Sunday, June 24, 2007

Hellyer Track & Burlingame Criterium

On Saturday I went to the Hellyer Velodrome in San Jose. It was a blast. I took the beginner session ($5) which lasted about four hours. Riding a fixed gear in a closed environment is a lot of fun. My favorite was the Australian Pursuit-- were everyone spreads out at the rail (top) of the velodrome. If someone passes you, you are out of the race. The officials yelled "out of the pool" or "off the ice!". It was like a roller coaster for bikes. You use the banking to speed up and slow down. My brother Logan would love it. I attatched video so you could get a sense of it. We had about 35 people and 5 mentors.

Today I raced at the Burlingame Criterium (Just south of the airport in San Fran). It was in a cute little downtown area with some technical corners. I had one teammate in my race, but she wasn't very strong. I did the same as the last race-- worked my way to the front and held off any attacks. It was a lot faster than the last race though. I made my personal best for wattage. I won a prime worth $25 and got third place overall in a field of 35! They had a podium ceremony and there were a lot of spectators. I got a nice prize bag including a bianchi t-shirt, bianchi pump, dura-ace 10 spd chain (worth $60), protech skin care sunscreen, a dura-ace hat, CO2 cartidge, and some coupons for free lip stuff. I think it totals to about $120 worth of stuff. YAY!!!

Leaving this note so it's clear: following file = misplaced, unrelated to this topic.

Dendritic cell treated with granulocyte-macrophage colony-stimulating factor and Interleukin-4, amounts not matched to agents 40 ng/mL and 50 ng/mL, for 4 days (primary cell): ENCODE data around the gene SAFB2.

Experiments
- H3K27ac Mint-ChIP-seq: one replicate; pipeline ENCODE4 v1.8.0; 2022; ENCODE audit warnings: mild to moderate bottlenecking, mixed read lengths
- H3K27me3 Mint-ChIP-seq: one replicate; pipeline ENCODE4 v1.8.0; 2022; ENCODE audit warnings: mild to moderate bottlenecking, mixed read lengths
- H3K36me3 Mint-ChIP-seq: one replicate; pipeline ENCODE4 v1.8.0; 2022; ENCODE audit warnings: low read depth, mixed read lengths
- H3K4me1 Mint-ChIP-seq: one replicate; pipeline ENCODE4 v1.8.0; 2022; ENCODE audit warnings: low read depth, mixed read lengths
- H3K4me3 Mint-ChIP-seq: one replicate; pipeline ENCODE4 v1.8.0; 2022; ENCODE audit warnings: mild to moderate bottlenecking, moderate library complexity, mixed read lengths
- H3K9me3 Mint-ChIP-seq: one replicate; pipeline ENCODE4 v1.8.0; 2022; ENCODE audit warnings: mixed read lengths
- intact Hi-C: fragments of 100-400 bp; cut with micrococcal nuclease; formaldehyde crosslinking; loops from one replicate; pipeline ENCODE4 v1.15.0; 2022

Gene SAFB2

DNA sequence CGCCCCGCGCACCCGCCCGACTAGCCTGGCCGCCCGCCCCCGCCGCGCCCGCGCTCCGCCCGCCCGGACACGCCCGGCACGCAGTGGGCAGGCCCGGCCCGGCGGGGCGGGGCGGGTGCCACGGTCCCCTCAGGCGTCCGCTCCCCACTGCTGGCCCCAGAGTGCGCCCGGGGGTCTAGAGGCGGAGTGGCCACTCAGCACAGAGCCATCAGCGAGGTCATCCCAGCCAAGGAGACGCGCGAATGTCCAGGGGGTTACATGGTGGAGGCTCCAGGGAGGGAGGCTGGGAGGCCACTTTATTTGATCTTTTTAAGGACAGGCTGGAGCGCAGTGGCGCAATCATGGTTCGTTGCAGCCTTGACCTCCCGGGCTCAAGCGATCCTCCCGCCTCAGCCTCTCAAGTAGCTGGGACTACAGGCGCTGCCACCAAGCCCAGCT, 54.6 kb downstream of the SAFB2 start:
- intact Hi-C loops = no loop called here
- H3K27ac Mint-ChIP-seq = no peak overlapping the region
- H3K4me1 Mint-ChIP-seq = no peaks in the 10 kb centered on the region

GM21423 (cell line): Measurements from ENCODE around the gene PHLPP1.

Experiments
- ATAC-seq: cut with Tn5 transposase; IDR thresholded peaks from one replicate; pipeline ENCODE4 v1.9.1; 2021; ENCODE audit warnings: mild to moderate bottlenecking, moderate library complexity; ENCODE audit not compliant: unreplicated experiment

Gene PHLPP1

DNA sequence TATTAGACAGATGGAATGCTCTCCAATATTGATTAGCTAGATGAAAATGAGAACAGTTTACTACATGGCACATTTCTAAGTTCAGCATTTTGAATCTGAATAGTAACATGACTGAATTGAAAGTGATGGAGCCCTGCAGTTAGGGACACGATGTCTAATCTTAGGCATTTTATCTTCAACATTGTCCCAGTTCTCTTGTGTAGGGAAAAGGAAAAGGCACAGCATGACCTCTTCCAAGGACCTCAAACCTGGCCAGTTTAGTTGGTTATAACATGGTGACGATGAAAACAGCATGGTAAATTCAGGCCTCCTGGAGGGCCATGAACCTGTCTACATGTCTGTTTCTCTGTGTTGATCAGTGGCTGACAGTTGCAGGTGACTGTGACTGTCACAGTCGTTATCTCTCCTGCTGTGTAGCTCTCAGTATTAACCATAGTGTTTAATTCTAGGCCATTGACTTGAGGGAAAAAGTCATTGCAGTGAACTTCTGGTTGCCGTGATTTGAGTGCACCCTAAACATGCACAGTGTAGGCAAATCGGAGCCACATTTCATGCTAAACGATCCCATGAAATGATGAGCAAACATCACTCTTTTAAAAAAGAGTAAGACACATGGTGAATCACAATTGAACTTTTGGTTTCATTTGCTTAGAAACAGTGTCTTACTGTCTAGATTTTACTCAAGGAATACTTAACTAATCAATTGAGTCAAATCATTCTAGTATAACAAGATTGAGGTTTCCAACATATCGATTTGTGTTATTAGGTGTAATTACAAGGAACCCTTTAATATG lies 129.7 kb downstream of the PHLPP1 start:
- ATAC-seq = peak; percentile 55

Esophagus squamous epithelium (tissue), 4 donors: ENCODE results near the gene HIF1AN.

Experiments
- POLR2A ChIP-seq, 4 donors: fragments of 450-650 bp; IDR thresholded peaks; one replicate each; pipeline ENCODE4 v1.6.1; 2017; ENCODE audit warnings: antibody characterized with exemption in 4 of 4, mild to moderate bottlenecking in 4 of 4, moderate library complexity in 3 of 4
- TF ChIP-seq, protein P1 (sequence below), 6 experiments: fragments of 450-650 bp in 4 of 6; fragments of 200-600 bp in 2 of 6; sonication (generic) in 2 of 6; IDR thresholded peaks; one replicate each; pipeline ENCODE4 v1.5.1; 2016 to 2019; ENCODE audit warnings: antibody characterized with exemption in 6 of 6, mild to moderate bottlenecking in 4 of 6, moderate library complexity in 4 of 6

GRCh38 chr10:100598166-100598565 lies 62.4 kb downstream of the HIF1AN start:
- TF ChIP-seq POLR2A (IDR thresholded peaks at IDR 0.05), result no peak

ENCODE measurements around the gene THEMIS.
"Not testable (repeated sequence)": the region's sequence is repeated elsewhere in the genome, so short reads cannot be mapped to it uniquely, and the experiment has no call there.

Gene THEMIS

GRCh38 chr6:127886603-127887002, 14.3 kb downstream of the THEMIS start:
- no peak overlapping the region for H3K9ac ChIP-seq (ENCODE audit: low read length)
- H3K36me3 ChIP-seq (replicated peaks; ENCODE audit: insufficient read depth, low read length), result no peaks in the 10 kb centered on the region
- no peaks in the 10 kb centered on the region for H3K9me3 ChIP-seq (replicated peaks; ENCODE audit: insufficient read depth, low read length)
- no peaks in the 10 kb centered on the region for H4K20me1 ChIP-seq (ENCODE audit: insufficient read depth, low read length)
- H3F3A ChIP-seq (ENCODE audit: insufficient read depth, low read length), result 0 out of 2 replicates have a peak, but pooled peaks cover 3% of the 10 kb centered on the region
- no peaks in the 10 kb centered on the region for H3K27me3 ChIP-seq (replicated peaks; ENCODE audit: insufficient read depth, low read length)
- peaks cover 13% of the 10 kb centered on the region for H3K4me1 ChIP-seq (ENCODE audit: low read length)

It was a lot of driving, but luckily the events were in the morning, so the traffic wasn't that bad and I got home early to rest. Today was a great day!

Friday, June 22, 2007

Thursday Breakfast Ride

Katie Norton Grade Part III

Who: Sacramento Wheelmen Thursday Away Crew
Where: Auburn, Bowman Park and Ride to Beyond Dutch Flat up Norton Grade
What: 72 miles with 5500' of climbing

The History:
2002: 1989 Univega with Downtube shifters and no climbing gears = epic and excruciating, fear of not making it

2005: 2004 Felt F55 triple + 1 flat that took 30 minutes to fix+ 90 degrees = hard work and fun with good friends

2007: 2006 Felt 3C Carbon compact double + powertap + racing = a long beautiful ride with lots of climbing and my good friends including Tom Goodwin, 82 years old (team old go fast)